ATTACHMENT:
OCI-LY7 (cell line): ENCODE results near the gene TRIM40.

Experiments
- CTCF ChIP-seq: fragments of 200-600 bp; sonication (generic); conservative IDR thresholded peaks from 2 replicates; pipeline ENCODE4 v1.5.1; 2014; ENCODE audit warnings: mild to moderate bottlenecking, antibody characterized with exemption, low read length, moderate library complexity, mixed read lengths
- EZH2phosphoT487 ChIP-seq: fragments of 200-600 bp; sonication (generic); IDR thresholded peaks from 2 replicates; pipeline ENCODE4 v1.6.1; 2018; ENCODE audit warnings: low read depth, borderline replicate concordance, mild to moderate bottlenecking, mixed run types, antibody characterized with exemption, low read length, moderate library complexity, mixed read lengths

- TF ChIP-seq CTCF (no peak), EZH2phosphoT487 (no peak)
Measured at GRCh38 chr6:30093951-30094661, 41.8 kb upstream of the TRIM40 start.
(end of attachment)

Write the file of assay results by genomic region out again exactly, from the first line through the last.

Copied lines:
OCI-LY7 (cell line): ENCODE results near the gene TRIM40.

Experiments
- CTCF ChIP-seq: fragments of 200-600 bp; sonication (generic); conservative IDR thresholded peaks from 2 replicates; pipeline ENCODE4 v1.5.1; 2014; ENCODE audit warnings: mild to moderate bottlenecking, antibody characterized with exemption, low read length, moderate library complexity, mixed read lengths
- EZH2phosphoT487 ChIP-seq: fragments of 200-600 bp; sonication (generic); IDR thresholded peaks from 2 replicates; pipeline ENCODE4 v1.6.1; 2018; ENCODE audit warnings: low read depth, borderline replicate concordance, mild to moderate bottlenecking, mixed run types, antibody characterized with exemption, low read length, moderate library complexity, mixed read lengths

- TF ChIP-seq CTCF (no peak), EZH2phosphoT487 (no peak)
Measured at GRCh38 chr6:30093951-30094661, 41.8 kb upstream of the TRIM40 start.